Richemont Warns of Slow China Rebound

What Happened: Shaky investor confidence in Richemont has resulted in a 13 percent slide in shares as of May 25. The Swiss luxury conglomerate showed less optimism in its China rebound than other players in the sector — despite the group’s strong performance for the fiscal year 2021. Earlier this month, the owner of Cartier and Piaget announced a significant 46 percent increase in sales and more than a doubling of operating profit. However, Chairman Johann Rupert pointed out that the current global environment is the most unsettled it has been for many years, and anticipated that Chinese demand will not bounce back as quickly as expected, even when the country comes out of isolation. As such, this key market may well cloud Richemont’s outlook for 2022. 

The Jing Take: The group’s concern over China’s recovery does not come out of nowhere — nor is it alone in this thinking. Compared to the year before, Richemont recorded double-digit growth in China for the year ending March 2021. Yet, as per the company’s statement, the recent localized Covid lockdowns led to temporary boutique closures in March which negatively impacted an otherwise strong quarter. As of the earnings call, about 40 percent of Richemont’s stores in the market are still closed.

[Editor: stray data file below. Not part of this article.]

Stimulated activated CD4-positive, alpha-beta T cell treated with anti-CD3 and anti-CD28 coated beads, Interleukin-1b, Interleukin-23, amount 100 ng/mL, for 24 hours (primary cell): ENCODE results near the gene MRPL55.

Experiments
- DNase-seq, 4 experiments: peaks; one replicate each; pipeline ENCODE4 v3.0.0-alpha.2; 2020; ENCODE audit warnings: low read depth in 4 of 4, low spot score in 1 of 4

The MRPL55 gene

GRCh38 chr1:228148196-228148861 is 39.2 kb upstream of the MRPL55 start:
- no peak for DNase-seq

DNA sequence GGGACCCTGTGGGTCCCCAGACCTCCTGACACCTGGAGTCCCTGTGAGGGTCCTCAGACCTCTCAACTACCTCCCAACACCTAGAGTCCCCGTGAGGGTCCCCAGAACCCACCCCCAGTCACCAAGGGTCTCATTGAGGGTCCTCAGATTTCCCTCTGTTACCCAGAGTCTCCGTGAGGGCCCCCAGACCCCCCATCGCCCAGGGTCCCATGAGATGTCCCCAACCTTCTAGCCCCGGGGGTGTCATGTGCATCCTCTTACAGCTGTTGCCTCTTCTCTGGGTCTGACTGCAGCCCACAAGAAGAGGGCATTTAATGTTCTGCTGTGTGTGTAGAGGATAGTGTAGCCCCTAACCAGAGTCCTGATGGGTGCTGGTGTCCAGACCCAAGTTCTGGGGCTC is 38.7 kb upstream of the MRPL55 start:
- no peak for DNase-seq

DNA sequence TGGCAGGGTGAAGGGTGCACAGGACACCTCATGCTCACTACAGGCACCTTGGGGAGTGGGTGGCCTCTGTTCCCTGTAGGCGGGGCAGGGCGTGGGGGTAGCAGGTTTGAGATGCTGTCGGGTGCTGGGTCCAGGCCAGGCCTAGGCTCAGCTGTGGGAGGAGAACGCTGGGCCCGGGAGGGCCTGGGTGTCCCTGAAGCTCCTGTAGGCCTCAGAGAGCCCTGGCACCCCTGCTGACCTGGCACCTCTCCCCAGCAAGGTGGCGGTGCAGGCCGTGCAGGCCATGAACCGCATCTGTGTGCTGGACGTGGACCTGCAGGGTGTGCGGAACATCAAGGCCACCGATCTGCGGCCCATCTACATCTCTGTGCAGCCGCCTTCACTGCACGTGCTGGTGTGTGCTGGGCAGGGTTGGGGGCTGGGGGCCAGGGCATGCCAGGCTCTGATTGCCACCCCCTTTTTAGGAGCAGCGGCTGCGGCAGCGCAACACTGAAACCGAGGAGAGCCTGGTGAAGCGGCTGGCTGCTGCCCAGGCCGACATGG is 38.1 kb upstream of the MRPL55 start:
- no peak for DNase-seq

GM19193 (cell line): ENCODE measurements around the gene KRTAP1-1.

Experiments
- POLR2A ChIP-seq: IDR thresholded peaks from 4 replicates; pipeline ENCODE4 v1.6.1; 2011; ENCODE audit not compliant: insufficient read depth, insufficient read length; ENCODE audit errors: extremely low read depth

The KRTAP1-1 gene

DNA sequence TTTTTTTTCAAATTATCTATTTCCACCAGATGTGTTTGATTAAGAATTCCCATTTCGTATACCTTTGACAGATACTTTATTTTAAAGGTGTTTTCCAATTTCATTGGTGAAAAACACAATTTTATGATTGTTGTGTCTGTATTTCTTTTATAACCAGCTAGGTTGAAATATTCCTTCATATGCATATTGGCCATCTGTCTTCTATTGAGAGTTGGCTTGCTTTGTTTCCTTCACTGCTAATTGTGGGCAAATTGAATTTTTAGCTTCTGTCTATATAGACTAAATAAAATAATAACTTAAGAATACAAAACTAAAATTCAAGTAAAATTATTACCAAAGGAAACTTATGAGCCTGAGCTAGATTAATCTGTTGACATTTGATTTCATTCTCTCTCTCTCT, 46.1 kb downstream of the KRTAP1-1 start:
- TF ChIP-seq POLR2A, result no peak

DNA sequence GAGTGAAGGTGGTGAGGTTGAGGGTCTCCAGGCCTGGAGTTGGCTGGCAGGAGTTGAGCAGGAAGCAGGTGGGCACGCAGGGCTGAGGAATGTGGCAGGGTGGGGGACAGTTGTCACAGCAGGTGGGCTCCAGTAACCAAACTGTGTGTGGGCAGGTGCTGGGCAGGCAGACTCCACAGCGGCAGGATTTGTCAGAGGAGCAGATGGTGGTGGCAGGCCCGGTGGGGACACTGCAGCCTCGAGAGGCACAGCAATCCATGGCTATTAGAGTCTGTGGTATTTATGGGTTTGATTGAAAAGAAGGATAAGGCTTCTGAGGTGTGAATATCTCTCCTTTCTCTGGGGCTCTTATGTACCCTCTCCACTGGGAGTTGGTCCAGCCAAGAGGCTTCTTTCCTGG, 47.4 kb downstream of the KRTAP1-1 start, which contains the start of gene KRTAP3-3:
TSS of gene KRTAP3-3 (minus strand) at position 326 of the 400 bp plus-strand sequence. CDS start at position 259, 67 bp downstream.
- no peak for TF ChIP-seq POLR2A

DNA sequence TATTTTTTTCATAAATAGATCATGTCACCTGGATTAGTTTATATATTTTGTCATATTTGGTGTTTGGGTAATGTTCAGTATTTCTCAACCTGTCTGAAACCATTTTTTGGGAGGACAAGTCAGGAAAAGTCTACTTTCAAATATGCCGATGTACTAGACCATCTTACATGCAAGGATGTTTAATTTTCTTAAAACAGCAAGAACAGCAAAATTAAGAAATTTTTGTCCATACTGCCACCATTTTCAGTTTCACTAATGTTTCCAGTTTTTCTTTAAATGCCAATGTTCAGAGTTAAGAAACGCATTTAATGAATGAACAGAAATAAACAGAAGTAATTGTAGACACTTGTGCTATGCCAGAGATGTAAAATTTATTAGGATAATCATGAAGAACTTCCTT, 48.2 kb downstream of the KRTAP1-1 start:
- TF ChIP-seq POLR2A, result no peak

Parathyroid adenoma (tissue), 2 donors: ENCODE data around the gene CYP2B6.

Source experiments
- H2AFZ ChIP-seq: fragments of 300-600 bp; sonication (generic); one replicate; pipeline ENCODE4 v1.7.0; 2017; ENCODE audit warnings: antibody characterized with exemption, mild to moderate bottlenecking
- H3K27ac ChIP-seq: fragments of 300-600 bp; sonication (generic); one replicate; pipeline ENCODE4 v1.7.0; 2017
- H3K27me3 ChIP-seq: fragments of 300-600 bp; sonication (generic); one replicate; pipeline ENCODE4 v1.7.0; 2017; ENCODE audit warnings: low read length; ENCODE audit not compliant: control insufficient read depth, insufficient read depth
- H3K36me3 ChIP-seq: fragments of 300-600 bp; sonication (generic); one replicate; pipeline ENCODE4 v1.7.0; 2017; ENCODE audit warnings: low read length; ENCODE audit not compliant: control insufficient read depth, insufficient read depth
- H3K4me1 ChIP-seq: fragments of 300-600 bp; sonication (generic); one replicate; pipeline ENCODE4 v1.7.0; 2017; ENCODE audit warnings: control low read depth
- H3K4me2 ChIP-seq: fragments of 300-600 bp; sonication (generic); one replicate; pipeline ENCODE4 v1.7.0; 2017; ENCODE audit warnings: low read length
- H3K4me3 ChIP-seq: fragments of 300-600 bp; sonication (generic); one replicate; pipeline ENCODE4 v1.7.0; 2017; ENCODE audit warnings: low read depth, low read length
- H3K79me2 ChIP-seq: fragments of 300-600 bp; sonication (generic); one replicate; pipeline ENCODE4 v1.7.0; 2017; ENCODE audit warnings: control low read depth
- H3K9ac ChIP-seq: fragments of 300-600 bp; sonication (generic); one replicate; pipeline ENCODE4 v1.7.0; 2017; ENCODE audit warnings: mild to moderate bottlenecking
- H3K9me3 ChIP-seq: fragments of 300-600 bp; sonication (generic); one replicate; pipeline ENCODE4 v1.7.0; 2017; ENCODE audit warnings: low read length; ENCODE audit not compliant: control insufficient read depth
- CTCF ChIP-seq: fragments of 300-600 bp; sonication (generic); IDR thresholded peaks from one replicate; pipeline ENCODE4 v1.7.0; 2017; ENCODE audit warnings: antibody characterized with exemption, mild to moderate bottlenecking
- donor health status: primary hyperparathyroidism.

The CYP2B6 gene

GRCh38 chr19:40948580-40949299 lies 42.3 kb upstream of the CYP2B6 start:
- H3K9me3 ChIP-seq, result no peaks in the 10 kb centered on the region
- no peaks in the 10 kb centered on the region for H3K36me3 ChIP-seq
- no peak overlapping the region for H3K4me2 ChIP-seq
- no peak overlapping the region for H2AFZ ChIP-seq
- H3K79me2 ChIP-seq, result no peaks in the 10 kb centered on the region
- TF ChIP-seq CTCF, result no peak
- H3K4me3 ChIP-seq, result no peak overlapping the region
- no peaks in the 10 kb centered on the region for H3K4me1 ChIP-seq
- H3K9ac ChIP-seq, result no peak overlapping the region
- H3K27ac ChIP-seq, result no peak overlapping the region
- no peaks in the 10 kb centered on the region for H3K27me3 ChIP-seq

Recommended ReadingWhat the Shanghai Lockdown Means for LuxuryBy Glyn Atwal

Although Shanghai has announced that local shopping malls will reopen with controlled offline traffic on June 1, it’s still uncertain how many shoppers will be physically allowed to exit the government-imposed lockdown and access retail stores. Given this, the digital sector continues to hold much sway on the mainland. To tap these e-commerce opportunities, Richemont set sail with Farfetch in November 2021, via an enhanced partnership to turn Yoox Net-A-Porter into “a neutral platform with no controlling shareholder.” Before that venture, Net-A-Porter fastened its ties with local e-commerce dominator Alibaba.

Now, does the group’s conservative forecast for China signal a troublesome future for luxury in the coming months?

The Jing Take reports on a piece of the leading news and presents our editorial team’s analysis of the key implications for the luxury industry. In the recurring column, we analyze everything from product drops and mergers to heated debate sprouting on Chinese social media.


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